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Tools for simulating mathematical models of infectious disease dynamics. Epidemic model classes include deterministic compartmental models, stochastic agent-based models, and stochastic network models. Network models use the robust statistical methods of exponential-family random graph models (ERGMs) from the Statnet suite of software packages in R. Standard templates for epidemic modeling include SI, SIR, and SIS disease types. EpiModel features an easy API for extending these templates to address novel scientific research aims.


Samuel M. Jenness Department of Epidemiology Emory University
Steven M. Goodreau Department of Anthropology University of Washington
Martina Morris Departments of Statistics and Sociology University of Washington

Additional contributors to the EpiModel package include Emily Beylerian, Skye Bender-deMoll, and Kevin Weiss.


The current release version can be found on CRAN and installed with:

install.packages("EpiModel", dependencies = TRUE)

To install this development version, use the devtools package:

if (!require("devtools")) install.packages("devtools")

Documentation and Support

Website. The main website for EpiModel, with tutorials and other supporting files is http://epimodel.org/.

Methods Paper. A good place to start learning about EpiModel is the main methods paper published in the Journal of Statistical Software. It is available at http://doi.org/10.18637/jss.v084.i08.

Summer Course. Network Modeling for Epidemics is our annual 5-day course at the University of Washington where we teach the statistical theory, software tools, and applied modeling methods using EpiModel. Our course materials [LINK] are fully open-source and updated annually around the time of the course.

Email listserv. Users are encouraged to join the email list for EpiModel as a place to ask questions, report bugs, and tell us about your research using these tools.

The EpiModel Gallery

We recently started a new EpiModel Gallery that contains templates of extensions to EpiModel, for now focused on network-based mathematical models. We will be continuing to add new examples the gallery, and encourage users to either file requests for new examples or contribute them following our guidelines.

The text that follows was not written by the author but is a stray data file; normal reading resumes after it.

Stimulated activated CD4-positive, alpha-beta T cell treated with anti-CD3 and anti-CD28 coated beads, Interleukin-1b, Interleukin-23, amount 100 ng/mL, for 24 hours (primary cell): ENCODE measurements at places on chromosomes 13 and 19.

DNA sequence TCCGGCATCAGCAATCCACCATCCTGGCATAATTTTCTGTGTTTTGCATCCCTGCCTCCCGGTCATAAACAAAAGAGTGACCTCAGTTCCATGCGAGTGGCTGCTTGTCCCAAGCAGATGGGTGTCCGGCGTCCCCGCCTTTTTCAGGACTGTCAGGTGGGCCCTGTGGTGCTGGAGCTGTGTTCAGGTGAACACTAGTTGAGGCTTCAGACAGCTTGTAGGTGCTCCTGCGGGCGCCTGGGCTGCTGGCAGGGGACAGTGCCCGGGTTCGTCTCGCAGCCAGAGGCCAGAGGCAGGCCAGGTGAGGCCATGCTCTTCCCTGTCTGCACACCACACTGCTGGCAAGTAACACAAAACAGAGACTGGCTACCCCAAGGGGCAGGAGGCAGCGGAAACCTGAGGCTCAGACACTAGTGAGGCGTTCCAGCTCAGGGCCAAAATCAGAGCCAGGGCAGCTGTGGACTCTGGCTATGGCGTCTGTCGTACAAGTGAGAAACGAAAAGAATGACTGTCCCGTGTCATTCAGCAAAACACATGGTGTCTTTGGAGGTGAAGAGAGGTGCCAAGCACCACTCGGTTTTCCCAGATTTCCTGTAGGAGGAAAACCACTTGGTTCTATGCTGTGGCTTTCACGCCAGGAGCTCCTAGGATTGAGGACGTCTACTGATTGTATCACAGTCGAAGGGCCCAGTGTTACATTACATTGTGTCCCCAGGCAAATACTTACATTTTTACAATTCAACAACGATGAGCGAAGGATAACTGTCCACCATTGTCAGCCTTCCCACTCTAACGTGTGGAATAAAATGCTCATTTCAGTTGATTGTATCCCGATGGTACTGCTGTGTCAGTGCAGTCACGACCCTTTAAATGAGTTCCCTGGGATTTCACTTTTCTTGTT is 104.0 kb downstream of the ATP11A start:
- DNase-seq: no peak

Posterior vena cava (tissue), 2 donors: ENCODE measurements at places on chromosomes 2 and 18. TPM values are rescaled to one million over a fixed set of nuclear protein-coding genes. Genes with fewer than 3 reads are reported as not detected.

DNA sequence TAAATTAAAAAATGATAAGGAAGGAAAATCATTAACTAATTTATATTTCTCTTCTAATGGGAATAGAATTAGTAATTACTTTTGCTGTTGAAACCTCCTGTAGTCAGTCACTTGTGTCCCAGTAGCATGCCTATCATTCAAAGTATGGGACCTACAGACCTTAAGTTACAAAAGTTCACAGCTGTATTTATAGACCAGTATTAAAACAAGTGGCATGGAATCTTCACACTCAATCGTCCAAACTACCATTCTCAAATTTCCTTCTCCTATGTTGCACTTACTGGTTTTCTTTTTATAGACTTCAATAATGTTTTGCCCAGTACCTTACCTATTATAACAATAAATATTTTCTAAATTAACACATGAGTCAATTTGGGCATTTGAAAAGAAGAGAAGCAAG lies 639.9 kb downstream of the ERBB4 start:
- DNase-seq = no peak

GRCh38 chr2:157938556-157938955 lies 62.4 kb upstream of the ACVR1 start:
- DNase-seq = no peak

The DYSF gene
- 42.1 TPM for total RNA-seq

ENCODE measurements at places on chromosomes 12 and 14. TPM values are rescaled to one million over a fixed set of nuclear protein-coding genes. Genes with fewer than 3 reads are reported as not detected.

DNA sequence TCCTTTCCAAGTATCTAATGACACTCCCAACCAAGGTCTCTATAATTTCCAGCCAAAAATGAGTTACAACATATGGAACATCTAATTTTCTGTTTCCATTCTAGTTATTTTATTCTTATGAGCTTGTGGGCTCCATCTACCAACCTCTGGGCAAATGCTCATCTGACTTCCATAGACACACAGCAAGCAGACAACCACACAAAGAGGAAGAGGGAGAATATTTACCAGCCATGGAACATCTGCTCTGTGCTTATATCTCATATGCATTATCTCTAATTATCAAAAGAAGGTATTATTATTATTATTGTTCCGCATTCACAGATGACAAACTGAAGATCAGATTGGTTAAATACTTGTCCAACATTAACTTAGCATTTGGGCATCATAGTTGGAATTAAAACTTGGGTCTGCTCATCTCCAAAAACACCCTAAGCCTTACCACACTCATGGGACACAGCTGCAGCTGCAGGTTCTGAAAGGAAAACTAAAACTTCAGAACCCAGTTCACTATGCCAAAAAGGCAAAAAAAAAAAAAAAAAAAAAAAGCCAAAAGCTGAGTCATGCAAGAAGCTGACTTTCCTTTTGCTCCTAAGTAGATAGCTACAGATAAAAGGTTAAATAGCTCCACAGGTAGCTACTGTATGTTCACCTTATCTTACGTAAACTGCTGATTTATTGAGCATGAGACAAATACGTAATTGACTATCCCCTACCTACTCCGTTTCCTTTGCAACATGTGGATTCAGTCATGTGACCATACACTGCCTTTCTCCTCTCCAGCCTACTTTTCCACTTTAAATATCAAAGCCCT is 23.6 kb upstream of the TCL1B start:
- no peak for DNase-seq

If using EpiModel for teaching or research, please include a citation:

Jenness SM, Goodreau SM and Morris M. EpiModel: An R Package for Mathematical Modeling of Infectious Disease over Networks. Journal of Statistical Software. 2018; 84(8): 1-47. doi: 10.18637/jss.v084.i08

Please also send us an email (samuel.m.jenness@emory.edu) if you have used EpiModel in your work so we can add the citation below.


The primary support for the development of these software tools and statistical methods has been by two National Institutes of Health (NIH) grants:

  • NIH R01 AI138783: EpiModel 2.0: Integrated Network Models for HIV/STI Prevention Science.
  • NIH R01 HD68395: Statistical Methods for Network Epidemiology (PI: Martina Morris)

Our applied research projects using EpiModel have received funding from the NIH and Centers for Disease Control and Prevention (CDC):

  • NIH R21 MH112449: Modeling Antiretroviral-Based Prevention among MSM in the US (PI: Samuel Jenness)
  • NIH R21 HD075662: Using Sexual Network Transmission Models to Explain HIV Disparities Between Black and White MSM (PI: Steven Goodreau)
  • NIH R01 AI108490: Integrated Bio-Social Models for HIV Epidemiology (MPIs: Steven Goodreau, Joshua Herbeck, and John Mittler)
  • CDC U38 PS004646: Enhancing Models of HIV, Viral Hepatitis, STIs, and Tuberculosis to Inform and Improve Public Health Impact (PI: Patrick Sullivan)

Our team also receives institutional support through the following center-level NIH grants:

  • NIH P30 AI050409: Center for AIDS Research at Emory University (MPIs: Carlos del Rio and James Curran)
  • NIH P30 AI027757: Center for AIDS Research at the University of Washington (PI: King Holmes)
  • NIH P30 DA027828: Center for Prevention Implementation Methodology for Drug Abuse and HIV (Ce-PIM) (PI: Henricks Brown and Brian Mustanski)

Uses of EpiModel in the Scientific Literature

EpiModel and its extension packages have been used in the following scientific journal articles. (If you are aware of others, send us an email at samuel.m.jenness@emory.edu to be included in this list.)

HIV and Other Sexually Transmitted Infections

  1. Delaney KP, Rosenberg ES, Kramer MR, Waller LA, Sullivan PS. Optimizing Human Immunodeficiency Virus Testing Interventions for Men Who Have Sex With Men in the United States: A Modeling Study. Open Forum Infect Dis. 2015;2(4): ofv153. [LINK]